The first question is, what kind of story are you telling?  Is your life a drama?  A tragedy?  Maybe it’s a romance, or an adventure.  Maybe it’s a combination of several of these.   Where you place your focus and the meaning you assign to what you experience defines what kind of movie you’re making.  While we cannot always control the circumstances we experience, we have 100% control on how we respond to those experiences.

You are also the lead character in your movie.  This should be obvious, but the question we must ask ourselves is, what is my story arc?  Am I really the lead in my movie, or have I been spending my time playing a supporting role in someone else’s film?  We all play supporting roles in one another’s films to an extent, but to gain real clarity here we need to understand…are the people I’m surrounding myself with helping me on my hero’s journey, or inhibiting my progress?

In keeping with the theme we’ve created so far, the final question we need to ask at this stage is, who is writing our script?  Are we relying on external influences like the media, our favorite sports teams, or our peer groups to tell our story, are we writing it ourselves?

We’ve covered a lot of territory in this first post, and we’ll unpack some of it and go into greater detail in upcoming posts.  To close, I’m going to explain to you why Thanos won at the end of Avengers: Endgame, and why that matters.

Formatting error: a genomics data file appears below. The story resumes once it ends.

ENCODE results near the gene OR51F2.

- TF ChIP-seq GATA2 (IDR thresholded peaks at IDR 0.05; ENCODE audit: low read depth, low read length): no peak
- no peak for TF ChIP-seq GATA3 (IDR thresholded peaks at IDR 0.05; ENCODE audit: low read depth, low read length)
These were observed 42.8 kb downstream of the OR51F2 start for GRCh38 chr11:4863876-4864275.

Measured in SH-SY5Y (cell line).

The quote at the beginning of this blog is one of my favorites from Rumi, a 13th century Persian poet.  The idea underlying his quote is, you are not one person in the universe, you are the universe in one person.  It seems extraordinary to comprehend, given how incredibly vast our universe is, and yet physicist tell us that the four main elements found in abundance in the universe are the same four elements that we’re made of: hydrogen, nitrogen, carbon, and oxygen.  How does Thanos fit into the picture?

If you are familiar with the films and the story, you know that Thanos wiped out half of all life in the universe in the third Avengers film, Infinity War.  In the story arc that culminated with Avengers: Endgame, Thanos (which is a spin-off of the Greek Thanatos, or personification of death) is determined to retrieve the Infinity Gauntlet and shred the universe down to its last atom.  At discussed previously, Tony Stark makes the ultimate sacrifice play, “defeating” Thanos in the process.  Thanos and all his cronies turn to ash and disappear.

When we take Rumi’s “drop of ocean” concept and apply it to the film, Thanos gets exactly what he wants…his universe is reduced to nothing.  The question I’ll leave you with is…what exactly are you doing with your universe?

In the next blog, we’ll look at more elements necessary to ensure your life’s movie is a blockbuster, and we’ll explore the heroine’s journey as well.


Written by David Richards

#1 International best-selling author, life strategist and speaker on personal development.